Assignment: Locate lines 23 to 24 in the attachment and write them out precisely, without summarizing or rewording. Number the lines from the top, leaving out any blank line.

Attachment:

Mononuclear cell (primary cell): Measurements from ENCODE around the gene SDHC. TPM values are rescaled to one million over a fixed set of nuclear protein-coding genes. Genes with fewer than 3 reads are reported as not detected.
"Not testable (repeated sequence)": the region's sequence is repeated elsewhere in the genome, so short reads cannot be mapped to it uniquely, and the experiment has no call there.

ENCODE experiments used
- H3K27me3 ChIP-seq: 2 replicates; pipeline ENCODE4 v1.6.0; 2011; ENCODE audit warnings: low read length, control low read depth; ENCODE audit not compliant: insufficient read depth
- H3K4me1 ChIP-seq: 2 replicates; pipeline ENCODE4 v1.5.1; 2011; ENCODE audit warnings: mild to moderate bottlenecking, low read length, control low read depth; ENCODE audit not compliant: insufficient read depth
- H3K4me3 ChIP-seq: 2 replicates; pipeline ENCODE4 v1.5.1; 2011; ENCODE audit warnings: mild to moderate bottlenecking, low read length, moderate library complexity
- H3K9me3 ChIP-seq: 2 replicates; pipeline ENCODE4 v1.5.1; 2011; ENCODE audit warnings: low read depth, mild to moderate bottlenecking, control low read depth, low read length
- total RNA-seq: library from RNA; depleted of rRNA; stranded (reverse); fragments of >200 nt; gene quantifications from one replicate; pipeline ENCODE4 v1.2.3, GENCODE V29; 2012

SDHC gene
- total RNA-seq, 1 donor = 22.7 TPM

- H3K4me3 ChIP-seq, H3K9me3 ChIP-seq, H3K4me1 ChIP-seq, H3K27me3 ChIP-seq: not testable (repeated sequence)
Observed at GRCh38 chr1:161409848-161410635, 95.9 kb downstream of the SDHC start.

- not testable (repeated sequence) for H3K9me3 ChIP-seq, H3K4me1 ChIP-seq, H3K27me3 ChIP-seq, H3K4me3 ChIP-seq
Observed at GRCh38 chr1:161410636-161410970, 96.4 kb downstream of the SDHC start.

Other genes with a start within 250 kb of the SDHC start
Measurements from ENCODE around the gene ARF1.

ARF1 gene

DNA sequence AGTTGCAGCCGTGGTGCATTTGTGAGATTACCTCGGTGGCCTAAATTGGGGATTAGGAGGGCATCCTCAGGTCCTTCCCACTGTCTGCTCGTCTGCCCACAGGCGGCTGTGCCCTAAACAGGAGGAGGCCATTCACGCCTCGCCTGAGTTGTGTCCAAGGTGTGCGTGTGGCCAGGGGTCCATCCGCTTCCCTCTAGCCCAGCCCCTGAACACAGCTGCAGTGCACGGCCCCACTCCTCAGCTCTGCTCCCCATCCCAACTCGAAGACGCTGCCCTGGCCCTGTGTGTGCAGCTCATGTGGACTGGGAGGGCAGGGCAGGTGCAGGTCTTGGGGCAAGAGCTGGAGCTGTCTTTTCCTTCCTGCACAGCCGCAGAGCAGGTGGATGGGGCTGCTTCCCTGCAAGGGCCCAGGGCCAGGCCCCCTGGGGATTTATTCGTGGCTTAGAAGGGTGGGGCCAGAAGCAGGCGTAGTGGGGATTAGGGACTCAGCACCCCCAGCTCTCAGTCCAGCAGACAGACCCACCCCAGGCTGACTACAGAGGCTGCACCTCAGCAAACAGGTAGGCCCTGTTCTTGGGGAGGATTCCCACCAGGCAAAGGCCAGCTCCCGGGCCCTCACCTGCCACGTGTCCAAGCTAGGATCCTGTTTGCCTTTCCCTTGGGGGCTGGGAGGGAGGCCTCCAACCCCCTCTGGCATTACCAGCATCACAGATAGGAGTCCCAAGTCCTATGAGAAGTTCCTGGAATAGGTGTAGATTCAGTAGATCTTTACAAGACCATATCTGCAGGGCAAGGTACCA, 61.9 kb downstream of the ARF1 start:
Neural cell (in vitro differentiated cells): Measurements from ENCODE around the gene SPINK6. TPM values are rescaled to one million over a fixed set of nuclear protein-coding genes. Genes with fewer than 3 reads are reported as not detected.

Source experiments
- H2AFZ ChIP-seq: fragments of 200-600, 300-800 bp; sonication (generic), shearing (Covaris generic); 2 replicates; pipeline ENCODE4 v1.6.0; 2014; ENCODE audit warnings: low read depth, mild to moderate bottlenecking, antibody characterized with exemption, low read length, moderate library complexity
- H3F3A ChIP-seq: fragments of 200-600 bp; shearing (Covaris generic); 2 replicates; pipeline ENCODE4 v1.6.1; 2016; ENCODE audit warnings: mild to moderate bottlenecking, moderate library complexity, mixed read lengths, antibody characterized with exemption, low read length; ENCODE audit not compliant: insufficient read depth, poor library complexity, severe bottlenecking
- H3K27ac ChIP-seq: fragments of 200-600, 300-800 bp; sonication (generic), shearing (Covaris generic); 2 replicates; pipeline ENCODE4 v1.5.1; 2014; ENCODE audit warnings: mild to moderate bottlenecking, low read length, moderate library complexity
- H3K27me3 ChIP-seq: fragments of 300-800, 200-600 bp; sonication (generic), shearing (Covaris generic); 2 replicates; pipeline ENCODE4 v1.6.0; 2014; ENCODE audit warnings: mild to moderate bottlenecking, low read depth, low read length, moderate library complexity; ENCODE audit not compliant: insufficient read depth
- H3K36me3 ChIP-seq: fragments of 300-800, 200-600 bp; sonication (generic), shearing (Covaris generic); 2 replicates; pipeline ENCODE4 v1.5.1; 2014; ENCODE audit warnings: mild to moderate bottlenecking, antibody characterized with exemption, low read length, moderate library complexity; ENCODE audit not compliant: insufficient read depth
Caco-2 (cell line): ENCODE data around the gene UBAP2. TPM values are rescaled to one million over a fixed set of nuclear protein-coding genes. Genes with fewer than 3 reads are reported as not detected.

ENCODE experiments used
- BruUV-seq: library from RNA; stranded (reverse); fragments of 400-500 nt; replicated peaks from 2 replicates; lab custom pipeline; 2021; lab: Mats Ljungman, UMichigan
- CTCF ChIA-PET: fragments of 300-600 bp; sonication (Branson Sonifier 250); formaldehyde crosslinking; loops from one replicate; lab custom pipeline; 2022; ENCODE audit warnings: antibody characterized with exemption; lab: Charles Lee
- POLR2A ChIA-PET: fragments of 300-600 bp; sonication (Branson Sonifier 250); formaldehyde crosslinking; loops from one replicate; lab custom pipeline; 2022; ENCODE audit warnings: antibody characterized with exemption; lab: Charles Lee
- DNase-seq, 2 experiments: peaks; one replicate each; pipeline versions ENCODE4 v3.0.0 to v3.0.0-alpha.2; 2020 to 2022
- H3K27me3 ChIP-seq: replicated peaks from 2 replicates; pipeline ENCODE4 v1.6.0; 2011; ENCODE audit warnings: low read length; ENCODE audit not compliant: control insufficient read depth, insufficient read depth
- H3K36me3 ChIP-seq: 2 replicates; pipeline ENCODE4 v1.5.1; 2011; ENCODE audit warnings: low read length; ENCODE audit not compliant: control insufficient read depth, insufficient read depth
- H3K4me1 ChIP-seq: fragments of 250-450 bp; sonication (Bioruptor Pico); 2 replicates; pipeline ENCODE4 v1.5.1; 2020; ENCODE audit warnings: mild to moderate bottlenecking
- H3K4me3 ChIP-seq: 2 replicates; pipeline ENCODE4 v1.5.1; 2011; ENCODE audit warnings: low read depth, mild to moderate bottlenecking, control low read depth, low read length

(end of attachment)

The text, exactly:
- H3K27ac ChIP-seq: fragments of 200-600, 300-800 bp; sonication (generic), shearing (Covaris generic); 2 replicates; pipeline ENCODE4 v1.5.1; 2014; ENCODE audit warnings: mild to moderate bottlenecking, low read length, moderate library complexity
- H3K27me3 ChIP-seq: fragments of 300-800, 200-600 bp; sonication (generic), shearing (Covaris generic); 2 replicates; pipeline ENCODE4 v1.6.0; 2014; ENCODE audit warnings: mild to moderate bottlenecking, low read depth, low read length, moderate library complexity; ENCODE audit not compliant: insufficient read depth